It is the day before Thanksgiving, and of course I had to run to the store to get the ingredients for those foods I am making for dinner tomorrow. People in the store were in pretty good spirits, and there were a lot of moments of kindness to behold as one person allowed another person to pass or helped someone find what they were looking for. I always enjoy moments when I see people work together, which honestly does not happen nearly enough. As a result, I am always especially thankful when I see kindness in others. (But I digress…)
I got to my car, just as another woman arrived at her car which was next to mine. I cannot recall exactly how we started to chat, but in short order I knew that she was tired, that she was grateful that she was not cooking for Thanksgiving, and that her daughter and her daughter’s husband really enjoy cooking and can do it without following recipes. She told me that she is not gifted that way and she requires a recipe in order to produce some good tasting food. She also commented that she was looking forward to playing with her grandbabies. This was quite a bit of information to be handed from a total stranger in a parking lot. I am always amazed at what people tell me without provocation. I also truly enjoy talking to people, so we continued to chat next to our cars. I made some comment about how I look forward to the day when I have grandchildren, and can “give them back” after I play with them. (I mean no disrespect to my children, who I love dearly… just making a quick comment so I could add to the conversation.) She got very quiet and said the following to me: “Hold on to what you have. I am 65, and one day I was looking in the mirror and was shocked by what I saw. I had no idea who that woman was, and I have not looked in the mirror since.” I was a bit stunned by this statement, which as an eating disorder specialist surprises me as I talk about these things daily. More importantly, I wish I had said so many things to her in return. I wish I had told her that she, like every woman, probably did not see in that mirror what others saw when they looked at her. I wish I had added that generally, we are such terrible judges of our own beauty. I wish I had told her that she is so much more than the image she saw. I wish I had told her that getting older is a process and while she may not see the reflection she was used to, it was a reflection filled with 65 years of history and furthermore, we are not our reflection. We are not our bodies. We are the makeup of everything that combines the inside and the outside of us, and all the things that have occurred to develop us, and that what truly makes up who we are, doesn’t dull with the years we add to our lives, as we grow richer and more amazing with each passing year. I wish I had pointed her in so many other directions, but instead, I promised her that I would hold on to what I had, and try my best to appreciate that, every single day.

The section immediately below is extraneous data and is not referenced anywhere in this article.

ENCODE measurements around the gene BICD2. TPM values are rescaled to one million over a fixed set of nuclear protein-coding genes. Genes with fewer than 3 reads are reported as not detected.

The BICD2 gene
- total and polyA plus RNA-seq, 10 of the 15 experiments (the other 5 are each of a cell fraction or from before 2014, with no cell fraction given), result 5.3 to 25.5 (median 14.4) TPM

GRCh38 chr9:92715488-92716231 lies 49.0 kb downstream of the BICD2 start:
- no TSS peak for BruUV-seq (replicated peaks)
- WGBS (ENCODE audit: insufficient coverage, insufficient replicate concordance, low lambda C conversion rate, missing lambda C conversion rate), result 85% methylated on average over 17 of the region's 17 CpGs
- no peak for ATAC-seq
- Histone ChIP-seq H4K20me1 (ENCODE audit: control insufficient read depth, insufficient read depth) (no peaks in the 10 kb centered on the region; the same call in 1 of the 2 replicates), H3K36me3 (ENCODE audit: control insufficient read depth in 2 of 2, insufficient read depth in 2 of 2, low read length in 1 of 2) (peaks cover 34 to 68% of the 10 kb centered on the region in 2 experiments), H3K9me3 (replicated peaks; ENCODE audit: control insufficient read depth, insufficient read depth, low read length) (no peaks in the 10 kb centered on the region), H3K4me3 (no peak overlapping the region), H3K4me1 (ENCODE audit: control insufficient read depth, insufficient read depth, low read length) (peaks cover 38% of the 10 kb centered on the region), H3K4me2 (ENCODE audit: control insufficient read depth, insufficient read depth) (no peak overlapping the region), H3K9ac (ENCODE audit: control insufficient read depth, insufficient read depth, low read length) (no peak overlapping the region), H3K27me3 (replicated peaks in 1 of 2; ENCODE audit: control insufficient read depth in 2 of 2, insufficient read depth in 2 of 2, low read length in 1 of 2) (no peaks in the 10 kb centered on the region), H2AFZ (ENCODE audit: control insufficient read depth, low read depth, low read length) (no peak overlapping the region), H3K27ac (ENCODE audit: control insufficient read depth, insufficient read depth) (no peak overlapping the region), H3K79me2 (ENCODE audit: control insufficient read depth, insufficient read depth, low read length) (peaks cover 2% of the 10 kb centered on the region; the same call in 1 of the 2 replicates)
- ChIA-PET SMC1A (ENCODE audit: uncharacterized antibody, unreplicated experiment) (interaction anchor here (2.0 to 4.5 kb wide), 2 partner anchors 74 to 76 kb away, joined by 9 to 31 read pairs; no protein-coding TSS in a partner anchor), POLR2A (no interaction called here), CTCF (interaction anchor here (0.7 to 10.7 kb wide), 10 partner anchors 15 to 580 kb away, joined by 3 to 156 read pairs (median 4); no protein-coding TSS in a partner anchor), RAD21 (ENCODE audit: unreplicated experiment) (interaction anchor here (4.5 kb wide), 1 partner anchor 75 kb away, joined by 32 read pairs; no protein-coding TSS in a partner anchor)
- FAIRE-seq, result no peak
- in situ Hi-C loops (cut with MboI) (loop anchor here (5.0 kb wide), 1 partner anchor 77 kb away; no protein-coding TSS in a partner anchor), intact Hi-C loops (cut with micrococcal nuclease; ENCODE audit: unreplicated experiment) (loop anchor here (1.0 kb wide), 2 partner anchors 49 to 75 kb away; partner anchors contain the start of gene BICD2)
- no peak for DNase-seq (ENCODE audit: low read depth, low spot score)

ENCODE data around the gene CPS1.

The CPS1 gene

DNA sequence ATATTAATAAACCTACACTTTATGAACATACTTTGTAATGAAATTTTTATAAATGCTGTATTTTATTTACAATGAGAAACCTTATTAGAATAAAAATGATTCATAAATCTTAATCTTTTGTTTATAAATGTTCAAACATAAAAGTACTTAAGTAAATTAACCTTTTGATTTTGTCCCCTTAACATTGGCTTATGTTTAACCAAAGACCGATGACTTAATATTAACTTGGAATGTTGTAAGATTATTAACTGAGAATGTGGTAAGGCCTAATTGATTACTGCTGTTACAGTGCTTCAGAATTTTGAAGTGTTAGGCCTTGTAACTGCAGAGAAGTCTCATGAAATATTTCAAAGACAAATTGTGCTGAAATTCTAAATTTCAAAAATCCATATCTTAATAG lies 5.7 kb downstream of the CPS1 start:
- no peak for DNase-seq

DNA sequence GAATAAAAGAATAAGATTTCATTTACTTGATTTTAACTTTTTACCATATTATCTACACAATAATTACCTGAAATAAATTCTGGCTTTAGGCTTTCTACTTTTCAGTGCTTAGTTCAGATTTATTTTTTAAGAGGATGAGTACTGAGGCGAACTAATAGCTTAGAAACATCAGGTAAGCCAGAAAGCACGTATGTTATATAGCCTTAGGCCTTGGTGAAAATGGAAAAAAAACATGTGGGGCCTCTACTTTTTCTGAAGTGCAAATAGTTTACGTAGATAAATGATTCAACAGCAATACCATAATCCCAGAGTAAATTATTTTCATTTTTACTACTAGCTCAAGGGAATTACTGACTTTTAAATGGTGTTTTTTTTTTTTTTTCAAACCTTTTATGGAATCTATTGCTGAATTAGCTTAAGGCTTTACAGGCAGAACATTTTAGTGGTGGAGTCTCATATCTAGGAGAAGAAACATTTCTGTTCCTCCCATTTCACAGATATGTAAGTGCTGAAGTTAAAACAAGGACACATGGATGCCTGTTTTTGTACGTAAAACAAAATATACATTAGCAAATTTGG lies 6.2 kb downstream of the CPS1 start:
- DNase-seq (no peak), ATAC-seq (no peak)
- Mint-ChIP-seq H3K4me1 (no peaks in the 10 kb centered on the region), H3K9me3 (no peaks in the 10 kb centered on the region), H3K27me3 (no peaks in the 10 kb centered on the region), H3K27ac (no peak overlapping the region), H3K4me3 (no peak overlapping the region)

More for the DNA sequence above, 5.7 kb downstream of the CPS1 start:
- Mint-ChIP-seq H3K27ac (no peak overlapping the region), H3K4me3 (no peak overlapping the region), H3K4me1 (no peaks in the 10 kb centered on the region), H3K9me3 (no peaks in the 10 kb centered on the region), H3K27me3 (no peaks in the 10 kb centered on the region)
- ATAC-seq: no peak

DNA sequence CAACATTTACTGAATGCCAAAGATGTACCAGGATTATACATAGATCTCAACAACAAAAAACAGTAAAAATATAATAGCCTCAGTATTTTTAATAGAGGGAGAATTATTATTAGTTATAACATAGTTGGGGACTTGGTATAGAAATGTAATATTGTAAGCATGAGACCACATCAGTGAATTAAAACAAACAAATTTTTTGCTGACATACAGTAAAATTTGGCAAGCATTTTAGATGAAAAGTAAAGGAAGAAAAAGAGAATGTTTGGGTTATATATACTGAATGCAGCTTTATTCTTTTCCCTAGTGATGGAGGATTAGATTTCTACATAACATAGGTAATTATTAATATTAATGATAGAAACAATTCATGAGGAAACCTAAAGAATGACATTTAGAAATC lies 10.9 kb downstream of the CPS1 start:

This Thanksgiving, I hope that we can all work on appreciating what we have, instead of focusing on what we do not have or what we have lost. I hope that we can find gratitude for every part of us, and not pick out every flaw we think we see. I hope that we can give thanks for those wonderful people who are in our worlds, including that very sweet person who stops and speaks to us in the parking lot, or the grocery store or out in the neighborhood. I hope we all take the moment to talk to that person and hear what they have to say, as there is so much wisdom to gain from each person that we meet.
To that woman in the grocery store parking lot, I want to say thank you. Thank you for taking the time to stop and chat with a stranger about how you were feeling and about appreciating what you have. Next time, I hope you can hand out that pearl of wisdom while also wholly loving what you have and who you are, as well. I think you are pretty amazing. That goes for you too, reader and I hope you have a wonderful day of Thanksgiving!